Examining the Cycle of Problematic Porn Use

Robert Weiss PhD, LCSW, CSAT

All addictive/compulsive behaviors become cyclical in nature, with no clear beginning or end to the cycle and one stage leading to the next (and then the next, and the next, and the next). Over time, users find themselves stuck in an endless, downwardly spiraling loop. For a visual, think about a flushing toilet.

Over the years, various models of the addiction/compulsivity cycle have been proposed. With porn addiction and compulsivity, I generally prefer a six-stage model, shown below:

  • Stage One – Triggers (Shame/Anxiety/Depression/Other Strong Emotions): Triggers are catalysts that create a need/desire to use porn. Most often, triggers are some sort of ‘pain agent.’ Pain agents include emotional, psychological, and even physical discomfort, either short-term or long-term. Depression, anxiety, loneliness, boredom, stress, shame, anger, and any other uncomfortable feeling can easily trigger a porn user’s desire to escape, avoid, and dissociate. Positive agents can also serve as triggers. So if a problematic porn user gets fired from his or her job, he or she will want to use porn; and if that same person gets a great new job, he or she will again want to use porn. Triggers can also be visual (seeing a sexy image on a billboard), auditory (hearing a noise that reminds the addict of pornography), or even smell, touch, or taste related. If triggers are not dealt with in a healthy way (such as reaching out to supportive others), the cycle inevitably slides forward into stage two.
  • Stage Two – Fantasy: After being triggered, problematic porn users will automatically start thinking about how much they enjoyed past porn use and how much they would enjoy more porn either right now or in the near future. At this point, they are preoccupied, perhaps to the point of obsession, with porn-related fantasies. And their fantasies do not involve memories of bad experiences or unwanted consequences. Once they are actively engaged in fantasy, it is very difficult to stop the cycle without some sort of outside intervention.
  • Stage Three – Ritualization: Ritualization is where fantasy moves toward reality. This stage adds excitement, intensity, and arousal. For example, the user logs on to the computer and surfs social media and then hookup apps (looking at what we sometimes refer to as ‘not porn,’ meaning imagery that isn’t actually porn but nevertheless triggers sexual fantasies) as a precursor to visiting porn sites. Real world issues and concerns steadily disappear as the user focuses more and more intently on his or her sexual fantasies.
  • Stage Four – Acting Out (Porn Use): Along with ritualization, this stage of the cycle provides porn users with an escapist neurochemical high. Problematic porn users typically stretch this stage for many hours – searching for the perfect image or video before they decide to masturbate to orgasm. Users sometimes refer to this emotionally escapist state as being in ‘the bubble’ or ‘the trance’ because they ‘lose themselves’ while searching for and viewing pornography. This, more than sexual gratification, is the true objective of addictive and conditioned compulsive porn use. Often, users put off masturbation and orgasm for as long as possible because orgasm ends the escapist high and tosses them back into the real world.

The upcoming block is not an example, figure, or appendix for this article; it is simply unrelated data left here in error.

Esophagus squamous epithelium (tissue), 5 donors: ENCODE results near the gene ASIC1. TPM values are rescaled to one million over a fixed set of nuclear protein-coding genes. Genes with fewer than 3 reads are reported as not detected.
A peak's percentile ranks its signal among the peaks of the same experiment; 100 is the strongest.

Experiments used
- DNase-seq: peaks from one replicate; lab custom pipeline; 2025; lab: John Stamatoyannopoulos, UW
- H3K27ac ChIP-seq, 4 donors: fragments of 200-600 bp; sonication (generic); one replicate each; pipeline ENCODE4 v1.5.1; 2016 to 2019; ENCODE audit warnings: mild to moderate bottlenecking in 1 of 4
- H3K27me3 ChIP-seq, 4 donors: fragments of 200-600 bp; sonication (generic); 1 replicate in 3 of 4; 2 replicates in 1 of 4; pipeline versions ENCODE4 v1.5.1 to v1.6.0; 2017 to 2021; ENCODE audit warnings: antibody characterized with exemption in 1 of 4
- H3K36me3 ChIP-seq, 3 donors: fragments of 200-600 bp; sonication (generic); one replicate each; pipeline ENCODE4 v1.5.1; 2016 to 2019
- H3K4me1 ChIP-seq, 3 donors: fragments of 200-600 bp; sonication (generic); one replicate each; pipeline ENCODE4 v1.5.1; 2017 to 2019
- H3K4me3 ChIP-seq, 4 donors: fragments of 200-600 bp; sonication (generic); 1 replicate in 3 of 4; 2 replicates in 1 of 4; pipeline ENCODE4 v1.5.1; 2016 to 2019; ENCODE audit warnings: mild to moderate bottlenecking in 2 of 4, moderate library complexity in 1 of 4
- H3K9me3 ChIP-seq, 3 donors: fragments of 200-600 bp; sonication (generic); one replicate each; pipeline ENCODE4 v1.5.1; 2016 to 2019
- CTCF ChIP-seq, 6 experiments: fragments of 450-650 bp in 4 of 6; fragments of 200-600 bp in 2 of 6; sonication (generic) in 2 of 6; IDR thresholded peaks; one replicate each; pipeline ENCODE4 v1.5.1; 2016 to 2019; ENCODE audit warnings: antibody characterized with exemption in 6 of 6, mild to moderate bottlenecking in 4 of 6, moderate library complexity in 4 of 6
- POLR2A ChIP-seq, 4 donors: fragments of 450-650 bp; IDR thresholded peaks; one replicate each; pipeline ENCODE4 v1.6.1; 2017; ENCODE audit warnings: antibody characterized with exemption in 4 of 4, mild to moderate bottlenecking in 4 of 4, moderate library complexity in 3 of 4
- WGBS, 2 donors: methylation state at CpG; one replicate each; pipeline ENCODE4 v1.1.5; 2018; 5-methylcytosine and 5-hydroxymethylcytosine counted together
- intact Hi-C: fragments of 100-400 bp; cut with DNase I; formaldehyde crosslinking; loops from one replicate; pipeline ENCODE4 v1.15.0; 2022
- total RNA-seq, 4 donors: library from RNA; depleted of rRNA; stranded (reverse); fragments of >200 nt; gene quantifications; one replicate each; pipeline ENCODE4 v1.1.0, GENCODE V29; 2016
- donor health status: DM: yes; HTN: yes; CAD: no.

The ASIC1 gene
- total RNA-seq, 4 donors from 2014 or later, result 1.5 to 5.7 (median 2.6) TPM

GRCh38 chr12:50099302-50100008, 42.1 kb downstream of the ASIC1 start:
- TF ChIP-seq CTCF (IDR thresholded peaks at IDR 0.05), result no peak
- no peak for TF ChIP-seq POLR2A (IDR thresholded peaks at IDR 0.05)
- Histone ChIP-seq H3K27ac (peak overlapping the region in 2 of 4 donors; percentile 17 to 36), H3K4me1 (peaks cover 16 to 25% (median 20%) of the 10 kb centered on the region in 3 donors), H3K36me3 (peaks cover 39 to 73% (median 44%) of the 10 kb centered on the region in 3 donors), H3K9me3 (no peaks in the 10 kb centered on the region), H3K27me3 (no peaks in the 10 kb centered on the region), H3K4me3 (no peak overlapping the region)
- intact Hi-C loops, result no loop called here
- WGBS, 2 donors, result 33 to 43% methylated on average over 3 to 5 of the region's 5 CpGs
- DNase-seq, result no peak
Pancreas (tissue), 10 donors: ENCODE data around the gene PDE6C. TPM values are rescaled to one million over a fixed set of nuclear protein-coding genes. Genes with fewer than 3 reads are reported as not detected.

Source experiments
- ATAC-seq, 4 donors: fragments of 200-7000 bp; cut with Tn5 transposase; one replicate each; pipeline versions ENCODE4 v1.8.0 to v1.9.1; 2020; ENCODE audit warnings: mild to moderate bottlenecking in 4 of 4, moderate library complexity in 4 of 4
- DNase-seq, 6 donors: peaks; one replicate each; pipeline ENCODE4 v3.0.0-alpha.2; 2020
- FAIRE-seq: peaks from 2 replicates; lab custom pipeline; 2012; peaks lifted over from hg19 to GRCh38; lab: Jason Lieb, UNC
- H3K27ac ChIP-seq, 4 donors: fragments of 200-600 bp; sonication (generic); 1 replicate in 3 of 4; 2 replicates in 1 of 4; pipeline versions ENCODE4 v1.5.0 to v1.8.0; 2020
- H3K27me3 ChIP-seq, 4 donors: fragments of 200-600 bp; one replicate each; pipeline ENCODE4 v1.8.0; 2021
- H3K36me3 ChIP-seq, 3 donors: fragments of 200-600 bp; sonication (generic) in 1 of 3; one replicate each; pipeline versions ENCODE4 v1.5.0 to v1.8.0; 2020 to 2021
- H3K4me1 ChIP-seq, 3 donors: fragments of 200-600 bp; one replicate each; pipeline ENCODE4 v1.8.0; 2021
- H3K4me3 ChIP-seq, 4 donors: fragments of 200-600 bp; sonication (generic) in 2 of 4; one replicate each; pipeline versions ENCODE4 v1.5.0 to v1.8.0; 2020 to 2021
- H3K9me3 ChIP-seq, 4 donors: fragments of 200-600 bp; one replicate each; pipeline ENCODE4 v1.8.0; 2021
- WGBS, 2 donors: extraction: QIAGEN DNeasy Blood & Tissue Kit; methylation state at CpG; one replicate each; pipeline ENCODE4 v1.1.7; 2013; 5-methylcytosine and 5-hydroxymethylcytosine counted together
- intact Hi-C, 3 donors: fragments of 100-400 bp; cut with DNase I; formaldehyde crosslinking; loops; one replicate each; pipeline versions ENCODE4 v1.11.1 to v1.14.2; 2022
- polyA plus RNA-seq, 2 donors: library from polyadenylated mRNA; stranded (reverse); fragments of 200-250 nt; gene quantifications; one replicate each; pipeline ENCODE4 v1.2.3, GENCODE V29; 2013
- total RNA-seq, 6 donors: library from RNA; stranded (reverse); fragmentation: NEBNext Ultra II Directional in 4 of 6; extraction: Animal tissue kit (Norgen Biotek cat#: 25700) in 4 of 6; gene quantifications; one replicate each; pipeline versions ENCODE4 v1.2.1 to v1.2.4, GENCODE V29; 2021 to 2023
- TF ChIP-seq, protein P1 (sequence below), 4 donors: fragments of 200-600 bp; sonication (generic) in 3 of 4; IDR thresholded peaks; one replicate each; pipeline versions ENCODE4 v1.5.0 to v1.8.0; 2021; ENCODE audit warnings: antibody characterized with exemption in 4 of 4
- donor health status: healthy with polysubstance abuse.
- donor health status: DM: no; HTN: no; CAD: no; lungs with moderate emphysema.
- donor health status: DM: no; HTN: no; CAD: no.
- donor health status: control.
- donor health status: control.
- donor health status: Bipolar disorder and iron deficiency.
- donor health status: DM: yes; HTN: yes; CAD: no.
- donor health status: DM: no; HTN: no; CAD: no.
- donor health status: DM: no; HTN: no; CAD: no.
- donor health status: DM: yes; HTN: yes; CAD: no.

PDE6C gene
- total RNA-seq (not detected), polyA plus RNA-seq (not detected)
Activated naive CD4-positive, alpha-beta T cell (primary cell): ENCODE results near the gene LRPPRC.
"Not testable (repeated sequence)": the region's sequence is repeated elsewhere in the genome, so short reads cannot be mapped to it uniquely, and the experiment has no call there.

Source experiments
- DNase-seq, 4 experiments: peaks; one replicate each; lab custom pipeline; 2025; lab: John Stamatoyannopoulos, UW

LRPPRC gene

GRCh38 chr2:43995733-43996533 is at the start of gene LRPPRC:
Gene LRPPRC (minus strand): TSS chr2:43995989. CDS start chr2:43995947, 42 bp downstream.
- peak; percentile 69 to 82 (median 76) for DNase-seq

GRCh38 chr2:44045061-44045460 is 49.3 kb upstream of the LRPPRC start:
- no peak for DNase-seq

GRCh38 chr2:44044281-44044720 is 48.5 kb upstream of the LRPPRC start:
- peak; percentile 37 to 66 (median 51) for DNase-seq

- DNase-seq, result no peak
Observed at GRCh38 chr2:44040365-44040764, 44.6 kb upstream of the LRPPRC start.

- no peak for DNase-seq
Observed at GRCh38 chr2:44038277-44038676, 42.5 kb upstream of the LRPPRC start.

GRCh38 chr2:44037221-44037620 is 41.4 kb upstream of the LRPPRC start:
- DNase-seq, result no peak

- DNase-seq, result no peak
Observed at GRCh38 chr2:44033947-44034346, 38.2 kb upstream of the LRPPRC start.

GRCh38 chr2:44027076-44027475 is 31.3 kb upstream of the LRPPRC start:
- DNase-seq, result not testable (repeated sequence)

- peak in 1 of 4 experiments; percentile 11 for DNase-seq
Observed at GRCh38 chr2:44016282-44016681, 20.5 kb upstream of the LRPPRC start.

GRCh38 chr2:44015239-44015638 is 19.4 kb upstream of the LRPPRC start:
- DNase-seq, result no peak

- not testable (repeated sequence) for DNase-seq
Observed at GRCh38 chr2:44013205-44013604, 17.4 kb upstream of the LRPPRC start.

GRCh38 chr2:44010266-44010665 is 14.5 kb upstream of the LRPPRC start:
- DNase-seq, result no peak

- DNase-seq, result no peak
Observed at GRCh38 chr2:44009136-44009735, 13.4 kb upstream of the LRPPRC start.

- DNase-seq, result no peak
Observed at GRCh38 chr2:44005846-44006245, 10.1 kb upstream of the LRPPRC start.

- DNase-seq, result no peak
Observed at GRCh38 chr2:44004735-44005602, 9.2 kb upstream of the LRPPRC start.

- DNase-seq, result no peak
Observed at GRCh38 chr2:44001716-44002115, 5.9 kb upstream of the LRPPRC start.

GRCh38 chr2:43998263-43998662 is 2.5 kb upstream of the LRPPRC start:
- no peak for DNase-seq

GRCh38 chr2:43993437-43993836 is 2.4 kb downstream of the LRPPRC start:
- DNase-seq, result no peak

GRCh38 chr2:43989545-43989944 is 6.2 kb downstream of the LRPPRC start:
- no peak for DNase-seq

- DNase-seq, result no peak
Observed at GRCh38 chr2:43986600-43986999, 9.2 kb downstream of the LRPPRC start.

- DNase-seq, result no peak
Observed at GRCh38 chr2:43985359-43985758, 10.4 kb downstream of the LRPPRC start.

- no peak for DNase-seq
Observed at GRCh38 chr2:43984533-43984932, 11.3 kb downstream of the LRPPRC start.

• Stage Five – Numbing (Denial): After acting out with porn, problematic users attempt to distance themselves emotionally from what they’ve just done. Their denial kicks in full force as a way to temporarily protect themselves from the next stage.
  • Stage Six – Despair (Shame/Anxiety/Depression/Other Strong Emotions): Eventually, numbing dissipates. When it does, problematic porn users can start to feel ashamed and remorseful. Exacerbating these unwanted emotions is the fact that they also feel powerless to stop their cycle of porn use. In this way, stage six spins the cycle back to stage one.

Typically, the cycle of porn addiction and compulsivity intensifies with each repetition. Users require more of the same types of pornography or more intense forms of pornography to reach or maintain the desired neurochemical high. This transforms the cycle from a repetitive loop into, as mentioned earlier, a downward spiral leading to relationship, work, health, financial, legal, and other crises. And all of these crises can serve as triggers, setting the cycle in motion yet again.

Can the Cycle Be Stopped?

The cycle or problematic porn use is best interrupted in the early portion of stage one, when triggers first arise. If the user learns to recognize his or her triggers (emotional discomfort, certain people or places, etc.), he or she can engage in contrary actions designed to:

  • Stop sexual thoughts before they can escalate into fantasy, ritualization, and acting out.
  • Deal with the unwanted, uncomfortable feelings (the triggers) in an emotionally healthy way.

It may be possible for porn users, even addicted and compulsive users, to stop the cycle if it has progressed into fantasy or even into the early ritualistic behaviors of stage three. But doing so becomes progressively more difficult. And when users enter the bubble/trance, the jig is up. At that point, the cycle gathers momentum like a boulder rolling down a hill, and using porn is almost inevitable.

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If you or someone you care about is struggling with pornography, help is available. Seeking Integrity offers inpatient treatment for sex and porn addicts, as well as low-cost online workgroups. At the same time, SexandRelationshipHealing.com offers a variety of free webinars and drop-in discussion groups, podcasts, and more.